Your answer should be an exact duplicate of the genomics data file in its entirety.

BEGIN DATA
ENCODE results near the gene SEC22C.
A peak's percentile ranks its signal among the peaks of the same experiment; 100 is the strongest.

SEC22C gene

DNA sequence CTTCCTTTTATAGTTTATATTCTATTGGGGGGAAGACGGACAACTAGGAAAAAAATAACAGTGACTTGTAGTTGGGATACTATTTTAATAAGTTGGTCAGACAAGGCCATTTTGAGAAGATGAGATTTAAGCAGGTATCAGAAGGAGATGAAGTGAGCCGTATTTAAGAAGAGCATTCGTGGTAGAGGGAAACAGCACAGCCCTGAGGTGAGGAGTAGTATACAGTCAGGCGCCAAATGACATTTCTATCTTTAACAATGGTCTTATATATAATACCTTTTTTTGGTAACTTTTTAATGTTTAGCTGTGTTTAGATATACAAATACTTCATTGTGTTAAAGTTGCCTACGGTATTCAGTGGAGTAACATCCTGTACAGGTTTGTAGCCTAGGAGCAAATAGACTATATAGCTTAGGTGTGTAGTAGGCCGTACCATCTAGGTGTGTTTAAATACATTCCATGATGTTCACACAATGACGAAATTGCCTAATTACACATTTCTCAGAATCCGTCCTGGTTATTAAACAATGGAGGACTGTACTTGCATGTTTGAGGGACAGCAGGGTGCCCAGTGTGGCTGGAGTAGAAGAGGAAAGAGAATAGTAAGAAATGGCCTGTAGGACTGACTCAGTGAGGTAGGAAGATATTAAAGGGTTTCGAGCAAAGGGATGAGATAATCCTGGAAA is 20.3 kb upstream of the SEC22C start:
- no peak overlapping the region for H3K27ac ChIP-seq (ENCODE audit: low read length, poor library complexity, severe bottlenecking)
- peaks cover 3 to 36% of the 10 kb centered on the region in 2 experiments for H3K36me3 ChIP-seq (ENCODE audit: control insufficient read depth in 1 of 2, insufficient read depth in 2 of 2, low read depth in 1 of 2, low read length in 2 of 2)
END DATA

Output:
ENCODE results near the gene SEC22C.
A peak's percentile ranks its signal among the peaks of the same experiment; 100 is the strongest.

SEC22C gene

DNA sequence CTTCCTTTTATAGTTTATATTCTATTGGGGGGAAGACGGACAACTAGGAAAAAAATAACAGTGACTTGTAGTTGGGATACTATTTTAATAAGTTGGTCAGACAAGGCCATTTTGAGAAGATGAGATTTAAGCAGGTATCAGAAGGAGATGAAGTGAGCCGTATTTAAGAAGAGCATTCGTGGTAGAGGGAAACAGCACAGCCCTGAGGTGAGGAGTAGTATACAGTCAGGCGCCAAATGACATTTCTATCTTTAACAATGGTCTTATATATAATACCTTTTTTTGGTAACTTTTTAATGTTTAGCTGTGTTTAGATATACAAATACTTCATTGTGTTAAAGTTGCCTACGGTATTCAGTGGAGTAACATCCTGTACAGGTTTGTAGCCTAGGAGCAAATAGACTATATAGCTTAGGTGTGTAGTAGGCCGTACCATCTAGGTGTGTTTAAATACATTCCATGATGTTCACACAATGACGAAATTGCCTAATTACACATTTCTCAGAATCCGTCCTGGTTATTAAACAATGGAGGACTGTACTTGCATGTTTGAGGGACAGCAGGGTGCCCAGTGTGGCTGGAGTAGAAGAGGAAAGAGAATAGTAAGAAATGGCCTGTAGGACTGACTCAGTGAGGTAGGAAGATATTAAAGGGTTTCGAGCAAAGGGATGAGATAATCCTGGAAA is 20.3 kb upstream of the SEC22C start:
- no peak overlapping the region for H3K27ac ChIP-seq (ENCODE audit: low read length, poor library complexity, severe bottlenecking)
- peaks cover 3 to 36% of the 10 kb centered on the region in 2 experiments for H3K36me3 ChIP-seq (ENCODE audit: control insufficient read depth in 1 of 2, insufficient read depth in 2 of 2, low read depth in 1 of 2, low read length in 2 of 2)